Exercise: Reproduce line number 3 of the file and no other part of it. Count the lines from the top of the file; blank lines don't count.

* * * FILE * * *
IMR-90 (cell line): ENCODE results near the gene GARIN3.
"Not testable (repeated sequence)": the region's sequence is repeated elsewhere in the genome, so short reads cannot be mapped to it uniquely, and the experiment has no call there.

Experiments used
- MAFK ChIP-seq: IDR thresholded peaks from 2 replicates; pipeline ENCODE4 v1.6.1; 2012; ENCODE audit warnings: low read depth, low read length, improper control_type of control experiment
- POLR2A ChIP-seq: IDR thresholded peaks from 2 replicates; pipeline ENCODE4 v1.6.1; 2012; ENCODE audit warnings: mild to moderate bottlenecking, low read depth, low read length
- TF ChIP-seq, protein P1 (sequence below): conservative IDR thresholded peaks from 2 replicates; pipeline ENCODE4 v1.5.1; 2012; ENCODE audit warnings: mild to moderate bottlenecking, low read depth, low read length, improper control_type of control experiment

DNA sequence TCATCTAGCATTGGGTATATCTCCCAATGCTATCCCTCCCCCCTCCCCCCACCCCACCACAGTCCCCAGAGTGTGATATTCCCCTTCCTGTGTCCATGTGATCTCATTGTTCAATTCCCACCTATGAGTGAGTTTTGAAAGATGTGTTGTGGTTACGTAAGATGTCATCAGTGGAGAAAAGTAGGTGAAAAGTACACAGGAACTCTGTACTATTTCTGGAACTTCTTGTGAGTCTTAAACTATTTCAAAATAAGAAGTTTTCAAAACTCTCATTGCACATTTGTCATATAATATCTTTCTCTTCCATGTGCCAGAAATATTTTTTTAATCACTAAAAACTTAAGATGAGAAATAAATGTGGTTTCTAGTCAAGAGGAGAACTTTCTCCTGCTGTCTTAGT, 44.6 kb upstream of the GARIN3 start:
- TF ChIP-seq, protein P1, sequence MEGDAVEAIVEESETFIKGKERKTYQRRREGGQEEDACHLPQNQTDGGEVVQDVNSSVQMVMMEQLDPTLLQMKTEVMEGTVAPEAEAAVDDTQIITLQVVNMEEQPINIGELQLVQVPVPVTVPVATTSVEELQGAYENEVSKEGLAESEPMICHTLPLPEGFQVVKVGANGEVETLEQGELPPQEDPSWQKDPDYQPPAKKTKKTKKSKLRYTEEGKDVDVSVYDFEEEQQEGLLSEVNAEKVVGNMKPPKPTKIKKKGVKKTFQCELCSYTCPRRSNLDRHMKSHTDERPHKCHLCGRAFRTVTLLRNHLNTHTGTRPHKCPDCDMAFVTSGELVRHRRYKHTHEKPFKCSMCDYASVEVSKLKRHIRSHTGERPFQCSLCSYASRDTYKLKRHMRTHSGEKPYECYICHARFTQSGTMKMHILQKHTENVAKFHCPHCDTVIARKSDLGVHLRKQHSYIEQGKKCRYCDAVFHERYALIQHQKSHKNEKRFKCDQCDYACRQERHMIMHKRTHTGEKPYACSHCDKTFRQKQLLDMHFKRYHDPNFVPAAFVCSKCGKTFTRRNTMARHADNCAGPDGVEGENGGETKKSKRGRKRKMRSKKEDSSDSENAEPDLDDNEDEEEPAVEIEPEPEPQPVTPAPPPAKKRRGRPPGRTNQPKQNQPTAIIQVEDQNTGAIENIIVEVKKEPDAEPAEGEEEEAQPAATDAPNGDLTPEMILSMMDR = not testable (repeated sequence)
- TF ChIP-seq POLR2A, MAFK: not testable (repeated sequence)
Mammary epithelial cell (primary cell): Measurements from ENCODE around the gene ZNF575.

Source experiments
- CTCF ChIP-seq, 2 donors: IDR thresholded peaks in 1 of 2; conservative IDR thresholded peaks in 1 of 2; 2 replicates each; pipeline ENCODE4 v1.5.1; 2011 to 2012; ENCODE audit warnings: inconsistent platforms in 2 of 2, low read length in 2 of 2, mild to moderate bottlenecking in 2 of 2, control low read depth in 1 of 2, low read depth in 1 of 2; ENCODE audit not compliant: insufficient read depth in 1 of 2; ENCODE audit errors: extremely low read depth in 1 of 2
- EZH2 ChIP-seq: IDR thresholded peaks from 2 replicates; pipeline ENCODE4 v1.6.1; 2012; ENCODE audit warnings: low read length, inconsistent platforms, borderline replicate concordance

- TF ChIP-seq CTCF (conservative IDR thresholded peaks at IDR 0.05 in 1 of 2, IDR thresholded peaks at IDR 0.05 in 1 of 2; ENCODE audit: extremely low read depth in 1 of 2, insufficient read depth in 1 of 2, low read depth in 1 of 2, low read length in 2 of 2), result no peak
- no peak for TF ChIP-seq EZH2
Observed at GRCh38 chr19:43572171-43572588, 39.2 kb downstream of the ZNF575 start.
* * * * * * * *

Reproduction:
Experiments used